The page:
Study: Cocaine Scrambles Genes' Behavior in the Brain's Pleasure Center

By Andrew Moseman | January 11, 2010 2:01 pm

cocaineAddiction researchers constantly wade through the ways that drugs like cocaine change your brain, and a new study in Science has pointed to a new epigenetic factor. Cocaine, the researchers say, can scramble the way genes turn on and off in a key brain region associated with pleasure and reward.

Ian Maze said his team gave one group of mice repeated doses of cocaine and other group repeated doses of saline with just one blast of cocaine at the end to study the differences. The team paid particular attention to a protein called G9a, whose behavior in the nucleus accumbens region of the brain seems to be altered by cocaine use. The role of the protein appears to be to shut down genes that shouldn’t be on. One-time use of cocaine increases levels of G9a. But repeated use works the other way, suppressing the protein and reducing its overall control of gene activation [TIME]. The researchers found that the overactive genes caused brain cells in the region to grow more connections to each other. The growth of such neural connections can reflect learning. But in the case of addiction, that may involve learning to connect a place or a person with the desire for more drugs [TIME].

G9a changes in the cocaine-addicted mice were persistent, too. Maze showed that even after a week of abstinence, mice given a new dose of cocaine still had elevated levels of gene activation in the nucleus accumbens, meaning G9a levels were still low…. Maze also showed that when he intervened and raised G9a levels, the mice were less attracted to cocaine [TIME].

Though this was just a rodent study, National Institute on Drug Abuse director Nora Volkow said it could be a crucial piece of the cocaine addiction puzzle. “One of the questions we’ve had all along is, after discontinuing a drug, why do you continue to be addicted? This is one of the mechanisms that probably is responsible for these long-lasting modifications to the way people who are addicted to drugs perceive the world and react to it,” she said [Reuters]. Much more research is necessary, but the research could point the way to the development of addiction medications down the road.

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Image: iStockphoto

CATEGORIZED UNDER: Health & Medicine
  • ricochet rabbit

    I am not a coke head, but I know what it smells like. This study seems to shed light on why users associate with each other, bonding in a way that shuts non users out. Pot heads don’t withdraw socially as coke heads do, despite the fact that smokers need their fix too.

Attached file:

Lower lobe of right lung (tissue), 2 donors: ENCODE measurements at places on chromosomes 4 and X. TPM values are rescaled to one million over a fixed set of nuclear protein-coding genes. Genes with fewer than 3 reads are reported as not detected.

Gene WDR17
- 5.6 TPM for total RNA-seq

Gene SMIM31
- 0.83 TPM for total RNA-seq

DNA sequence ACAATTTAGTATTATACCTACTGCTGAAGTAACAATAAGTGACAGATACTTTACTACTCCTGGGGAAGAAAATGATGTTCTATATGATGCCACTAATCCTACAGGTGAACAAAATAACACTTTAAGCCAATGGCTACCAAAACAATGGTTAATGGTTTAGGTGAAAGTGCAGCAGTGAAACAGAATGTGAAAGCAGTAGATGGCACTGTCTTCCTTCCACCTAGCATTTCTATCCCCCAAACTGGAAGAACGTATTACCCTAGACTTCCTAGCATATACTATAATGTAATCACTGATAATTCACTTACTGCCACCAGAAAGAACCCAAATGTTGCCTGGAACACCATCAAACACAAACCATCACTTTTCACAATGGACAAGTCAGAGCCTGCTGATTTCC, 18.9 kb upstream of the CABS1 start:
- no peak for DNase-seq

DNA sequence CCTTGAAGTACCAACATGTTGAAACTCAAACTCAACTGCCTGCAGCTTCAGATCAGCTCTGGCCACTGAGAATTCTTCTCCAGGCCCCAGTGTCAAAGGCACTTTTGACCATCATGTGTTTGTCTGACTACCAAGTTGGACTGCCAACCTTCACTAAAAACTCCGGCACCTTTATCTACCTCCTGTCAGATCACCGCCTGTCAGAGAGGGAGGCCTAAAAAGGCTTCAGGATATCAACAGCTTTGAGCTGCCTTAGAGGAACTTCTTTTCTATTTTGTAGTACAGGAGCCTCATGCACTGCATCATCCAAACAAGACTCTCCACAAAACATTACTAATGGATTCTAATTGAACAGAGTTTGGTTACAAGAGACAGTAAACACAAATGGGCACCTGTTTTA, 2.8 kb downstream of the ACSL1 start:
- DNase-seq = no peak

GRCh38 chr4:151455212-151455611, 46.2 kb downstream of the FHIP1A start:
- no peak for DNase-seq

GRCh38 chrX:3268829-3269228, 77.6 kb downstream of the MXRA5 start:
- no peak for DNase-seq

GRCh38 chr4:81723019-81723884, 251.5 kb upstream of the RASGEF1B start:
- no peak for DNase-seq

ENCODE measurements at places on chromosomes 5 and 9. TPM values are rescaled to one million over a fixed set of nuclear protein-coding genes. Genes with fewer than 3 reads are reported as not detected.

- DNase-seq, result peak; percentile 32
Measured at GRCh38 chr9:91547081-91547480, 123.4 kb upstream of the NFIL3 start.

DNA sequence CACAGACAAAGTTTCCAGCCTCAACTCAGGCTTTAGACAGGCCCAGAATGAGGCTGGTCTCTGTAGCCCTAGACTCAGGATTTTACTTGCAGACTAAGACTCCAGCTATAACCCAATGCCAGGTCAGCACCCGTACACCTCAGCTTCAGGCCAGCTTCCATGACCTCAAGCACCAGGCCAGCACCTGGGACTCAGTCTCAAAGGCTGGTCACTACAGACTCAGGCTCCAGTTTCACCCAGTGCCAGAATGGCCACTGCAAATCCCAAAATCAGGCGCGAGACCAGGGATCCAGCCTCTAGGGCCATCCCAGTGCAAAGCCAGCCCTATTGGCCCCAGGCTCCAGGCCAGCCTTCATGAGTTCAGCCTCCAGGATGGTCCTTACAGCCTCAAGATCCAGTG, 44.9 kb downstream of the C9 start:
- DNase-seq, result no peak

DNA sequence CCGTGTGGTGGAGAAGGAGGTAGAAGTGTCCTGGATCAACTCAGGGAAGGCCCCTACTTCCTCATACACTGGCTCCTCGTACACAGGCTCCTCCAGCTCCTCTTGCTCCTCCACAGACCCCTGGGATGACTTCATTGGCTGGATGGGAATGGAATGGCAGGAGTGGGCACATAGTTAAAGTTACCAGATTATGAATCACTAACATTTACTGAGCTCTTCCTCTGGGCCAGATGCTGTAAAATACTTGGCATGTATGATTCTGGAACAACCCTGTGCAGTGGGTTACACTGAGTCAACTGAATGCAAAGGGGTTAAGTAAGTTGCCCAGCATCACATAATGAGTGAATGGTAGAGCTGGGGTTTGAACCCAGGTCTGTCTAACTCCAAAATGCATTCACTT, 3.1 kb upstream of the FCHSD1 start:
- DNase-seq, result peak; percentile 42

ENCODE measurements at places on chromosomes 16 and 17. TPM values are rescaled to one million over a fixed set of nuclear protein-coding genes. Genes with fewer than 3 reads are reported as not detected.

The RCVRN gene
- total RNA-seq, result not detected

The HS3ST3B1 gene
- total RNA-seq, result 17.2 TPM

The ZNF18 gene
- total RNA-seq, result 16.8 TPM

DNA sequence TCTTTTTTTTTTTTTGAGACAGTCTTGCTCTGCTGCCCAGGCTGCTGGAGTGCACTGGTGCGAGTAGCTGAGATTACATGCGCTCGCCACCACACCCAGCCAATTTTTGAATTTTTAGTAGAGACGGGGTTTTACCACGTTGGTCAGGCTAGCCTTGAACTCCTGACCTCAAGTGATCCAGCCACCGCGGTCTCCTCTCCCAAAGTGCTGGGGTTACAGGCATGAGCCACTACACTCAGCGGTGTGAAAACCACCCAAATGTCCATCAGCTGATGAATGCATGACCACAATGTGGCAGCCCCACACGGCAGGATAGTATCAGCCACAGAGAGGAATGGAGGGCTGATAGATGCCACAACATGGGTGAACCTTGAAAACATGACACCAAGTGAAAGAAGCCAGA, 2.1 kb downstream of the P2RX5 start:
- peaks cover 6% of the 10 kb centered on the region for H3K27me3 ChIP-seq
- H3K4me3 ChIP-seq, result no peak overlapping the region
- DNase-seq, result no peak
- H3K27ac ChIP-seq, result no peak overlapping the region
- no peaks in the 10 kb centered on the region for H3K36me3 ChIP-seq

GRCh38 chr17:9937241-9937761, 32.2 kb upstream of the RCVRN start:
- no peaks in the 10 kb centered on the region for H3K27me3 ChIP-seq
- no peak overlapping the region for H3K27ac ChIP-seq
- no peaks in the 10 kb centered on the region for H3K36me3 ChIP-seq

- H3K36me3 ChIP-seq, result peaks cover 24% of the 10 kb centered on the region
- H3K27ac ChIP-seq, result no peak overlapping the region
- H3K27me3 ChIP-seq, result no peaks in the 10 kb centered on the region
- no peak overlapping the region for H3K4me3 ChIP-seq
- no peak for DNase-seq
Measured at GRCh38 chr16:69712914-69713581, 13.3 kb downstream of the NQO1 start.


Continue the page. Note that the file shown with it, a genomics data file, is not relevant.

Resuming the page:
• badnicolez

    Does anyone know if any studies have been done regarding cocaine addiction and obesity? I have a friend who is obese and I’m wondering if her prior cocaine use might have something to do with her current weight issues.

  • Stevie

    I’ve often wondered about addiction . I’ve more than ” dabbled in coke, in my youth , but i never became addicted , nor even craved it . The same with Booze…. There were many , many ” lost Week-ends , and weekdays , but, I never HAD to have it . I quit drinking completely 13 years ago , and never even think of it, other than maybe an Ice Cold beer on a hot summer day , but, Diet Coke worls just as well, lol..
    Smoking , well I smoked on and off for years, by choice . I Liked to smoke , so I choose to ; Vacations, weekends, I never smoked , and never wanted to I liked a smoke with a coffee in the morning , at lunch , the usual … Last January , I decided to quit , so I did . I smoked the last pack that I had, and that was it , I ;ve not even thought about it since . I smoked , on and off , for 35 years . I quit three major times, Once for 18 months , another for 2 years , another for about four months.
    In all cases, I did what I did , because I CHOOSE to , not because of any addiction . Pot , coke, Whatever , Nothing was , or is , addicting to me . Coffee , tea , Diet coke , what ever , any caffiene , no addiction there either . Don’t get me wtong , I LIKED all my vices, but they did not , by any means , own me …. Am I strange ? perhaps .. I just always thought that ” addictions ” were just an excuse to be lazy , and not keeping yourself in control of your body as well as your mind .
    Food too.. I like to eat .. I gain 10 – 15 lbs, my pants get tight , I simply cut back , till I dump the weight , usually within two weeks .